The first member of the Naval Aviation Photographic Unit assigned to an assault unit was Horace Bristol, who sailed with the carrier Santee in the invasion of North Africa. Charles Kerlee, a well-known Los Angeles advertising photographer [this description of Kerlee seems to contradict Brady's earlier depiction of this unit being composed of photojournalists rather than studio photographers] before the war, was sent to the South Pacific with SUWANEE, then followed its captain back to the newly baptized Yorktown (named in honor of the first YORKTOWN, sunk at Midway), sailing out of Norfolk in early 1943. He was joined there by motion picture cameraman Dwight Long, who would spend months documenting life aboard this newest of carriers.

Even as these men began preparing for the harrowing task of shooting combat photos, they captured life on the big ships, including indelible images of the sheer might of the U.S. Navy. Steichen sent them out with a simple command: Don’t photograph the war; photograph the men. The humanizing images they gathered served the double purpose of portraying life on the ships and providing inspiring images for the home front. Beginning in late 1942 and into 1943, Steichen collected some of these images into a traveling exhibit called “The Road to Victory,” an unabashed effort to promote the war and the Navy’s role in it. Unit photos were also published in national magazines such as U.S. Camera and Popular Photography, as well as in newsweeklies such as Life, Look and The New York Times Magazine.

Steichen himself entered the action in November 1943 when, along with Victor Jorgenson, he boarded the new carrier Lexington at Pearl Harbor. It soon sailed for Kwajalein Atoll in the Marshall Islands, and Steichen, though by then 64, immediately got busy. On his second day aboard, while shooting photos of the ship’s landing officer, an out of control aircraft careened directly toward him. Steichen wound up in the safety net surrounding the deck, which saved him from plunging into the ocean.

Meanwhile, Kerlee had sailed on YORKTOWN to Wake Island and Miller was on SARATOGA at Rabaul, Papua New Guinea, and with Lexington after it suffered Kamikaze attacks in the Japan Sea. Horace Bristol moved from North Africa to the Aleutian Islands. Beyond the carriers, group members also photographed life on battleships, submarines, hospital ships and more. They flew countless missions with Hellcat fighters and torpedo bombers, shooting sky-high images of maneuvers and invasions.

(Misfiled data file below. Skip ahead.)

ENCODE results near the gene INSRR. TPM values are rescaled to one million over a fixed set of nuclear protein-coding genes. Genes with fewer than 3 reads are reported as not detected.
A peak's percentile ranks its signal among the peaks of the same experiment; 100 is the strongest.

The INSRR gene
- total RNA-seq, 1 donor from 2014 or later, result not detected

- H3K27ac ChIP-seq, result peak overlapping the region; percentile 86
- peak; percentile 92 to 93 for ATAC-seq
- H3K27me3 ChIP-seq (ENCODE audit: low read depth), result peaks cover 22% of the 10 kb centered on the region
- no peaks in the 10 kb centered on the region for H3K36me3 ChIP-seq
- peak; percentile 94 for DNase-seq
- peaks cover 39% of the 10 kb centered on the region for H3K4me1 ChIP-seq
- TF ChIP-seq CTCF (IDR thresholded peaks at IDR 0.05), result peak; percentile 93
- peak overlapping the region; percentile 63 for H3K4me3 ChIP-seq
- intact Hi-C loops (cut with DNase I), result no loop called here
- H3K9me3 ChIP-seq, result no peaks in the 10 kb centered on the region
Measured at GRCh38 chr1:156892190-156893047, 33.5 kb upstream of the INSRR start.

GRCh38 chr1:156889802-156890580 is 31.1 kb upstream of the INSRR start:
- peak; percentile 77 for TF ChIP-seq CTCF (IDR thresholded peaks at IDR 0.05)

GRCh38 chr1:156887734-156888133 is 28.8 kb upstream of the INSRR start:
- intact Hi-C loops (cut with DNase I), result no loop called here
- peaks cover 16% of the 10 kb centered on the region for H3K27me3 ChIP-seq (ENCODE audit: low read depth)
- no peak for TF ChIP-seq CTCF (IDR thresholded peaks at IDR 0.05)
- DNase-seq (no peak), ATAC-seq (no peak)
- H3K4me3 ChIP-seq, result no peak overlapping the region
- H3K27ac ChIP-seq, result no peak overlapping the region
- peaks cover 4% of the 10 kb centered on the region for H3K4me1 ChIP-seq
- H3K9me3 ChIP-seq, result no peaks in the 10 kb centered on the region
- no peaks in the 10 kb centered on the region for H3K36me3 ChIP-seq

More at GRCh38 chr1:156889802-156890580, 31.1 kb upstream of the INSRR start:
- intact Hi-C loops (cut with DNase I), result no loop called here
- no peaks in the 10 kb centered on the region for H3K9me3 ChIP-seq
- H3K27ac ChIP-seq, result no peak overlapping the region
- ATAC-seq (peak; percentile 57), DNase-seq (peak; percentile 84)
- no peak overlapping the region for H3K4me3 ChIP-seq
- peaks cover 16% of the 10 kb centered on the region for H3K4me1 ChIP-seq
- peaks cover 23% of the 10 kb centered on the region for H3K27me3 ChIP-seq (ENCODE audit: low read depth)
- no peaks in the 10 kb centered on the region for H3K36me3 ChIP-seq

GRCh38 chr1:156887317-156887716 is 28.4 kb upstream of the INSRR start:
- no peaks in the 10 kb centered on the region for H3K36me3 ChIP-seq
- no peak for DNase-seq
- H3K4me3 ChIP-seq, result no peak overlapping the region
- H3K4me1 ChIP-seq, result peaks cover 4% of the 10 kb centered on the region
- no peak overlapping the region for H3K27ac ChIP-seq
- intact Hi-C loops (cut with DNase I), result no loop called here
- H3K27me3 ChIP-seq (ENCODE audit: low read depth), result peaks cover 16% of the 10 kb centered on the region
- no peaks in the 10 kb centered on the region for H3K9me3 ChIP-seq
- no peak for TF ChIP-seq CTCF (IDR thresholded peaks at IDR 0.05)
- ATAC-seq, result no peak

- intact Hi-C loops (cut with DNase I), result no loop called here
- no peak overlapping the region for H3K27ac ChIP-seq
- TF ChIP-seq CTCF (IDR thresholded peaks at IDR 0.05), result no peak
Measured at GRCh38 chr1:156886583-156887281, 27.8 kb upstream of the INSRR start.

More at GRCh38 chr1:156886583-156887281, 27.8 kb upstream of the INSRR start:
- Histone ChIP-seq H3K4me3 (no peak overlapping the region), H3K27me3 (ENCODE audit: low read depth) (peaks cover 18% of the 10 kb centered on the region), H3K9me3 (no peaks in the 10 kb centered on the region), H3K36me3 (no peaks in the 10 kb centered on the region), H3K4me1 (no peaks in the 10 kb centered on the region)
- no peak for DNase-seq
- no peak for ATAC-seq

Dwight Long, filming on YORKTOWN, mounted cameras on the wings of Navy aircraft, side-by-side with the planes’ machine guns. He collected startlingly realistic images, the likes of which had never before been seen. Steichen himself went ashore at Iwo Jima on his second visit to the Pacific in 1945, shooting the aftermath of the invasion there and at Okinawa. The images he gathered while serving on LEXINGTON were collected in a book called The Blue Ghost, while Long’s film footage was assembled and edited (with Steichen as director) into a documentary that premiered in Hollywood in December 1944. A few months later, “The Fighting Lady” would win the Academy Award for Best Documentary Feature which featured Admiral John S. McCain Jr. ’31, USN (Ret.).

The Naval Aviation Photographic Unit took images of the war right up until the very end, following U.S. forces into occupied Japan to capture compelling shots of newly liberated American POWs, newly imprisoned Japanese soldiers and the devastating aftermath of Hiroshima. By the end of the fighting, Steichen had been promoted by U.S. Secretary of the Navy James Forrestal to head all U.S. Navy combat photography.

The unit disbanded in the fall of 1945. A fraction of its work was published in the literally titled book U.S. Navy War Photographs. Steichen also put together a second traveling exhibition of war photographs called “Power in the Pacific,” which served as a bookend to his “Road to Victory” exhibit from the start of the war.

Early in the history of the unit, Steichen had argued that his photographers should get individual credit for their photographs. Long tradition in the U.S. Navy, however, stipulated that any image taken by a Navy photographer be simply stamped “Official U.S. Navy Photograph.” All the photos taken by World War II Naval photographers are lumped together in archives, and sorting out Naval Photographic Unit photos from the rest is difficult (except for in those cases in which Steichen himself designated them by author).

The U.S. Naval Academy is fortunate, then, to possess a collection of some 3,000 photographs donated by longtime Steichen friend Tom Maloney, who edited U.S. Camera magazine during the war. Now part of the Naval Academy’s Special Collections & Archives Department, many of these photos can be viewed in the archives’ digital collections.

After the war, Steichen was appointed photographic director of the Museum of Modern Art in New York. In the 1950s he put together one of the greatest photographic exhibits of the century, “The Family of Man.” This groundbreaking exhibit demonstrated the humanizing qualities of photography, a vital task in an era marked by the violence and death of two World Wars—both of which Steichen had served in with distinction. The noted photographer lived a long and full life, dying in 1973, just two days before his 94th birthday.

Tim Brady is an accomplished writer of history. His books include the volumes “A Death in San Pietro: The Untold Story of Ernie Pyle, John Huston, and the Fight for Purple Heart Valley” and “Twelve Desperate Miles: The Epic World War II Voyage of the SS CONTESSA.”



Source: April-May 2018 Shipmate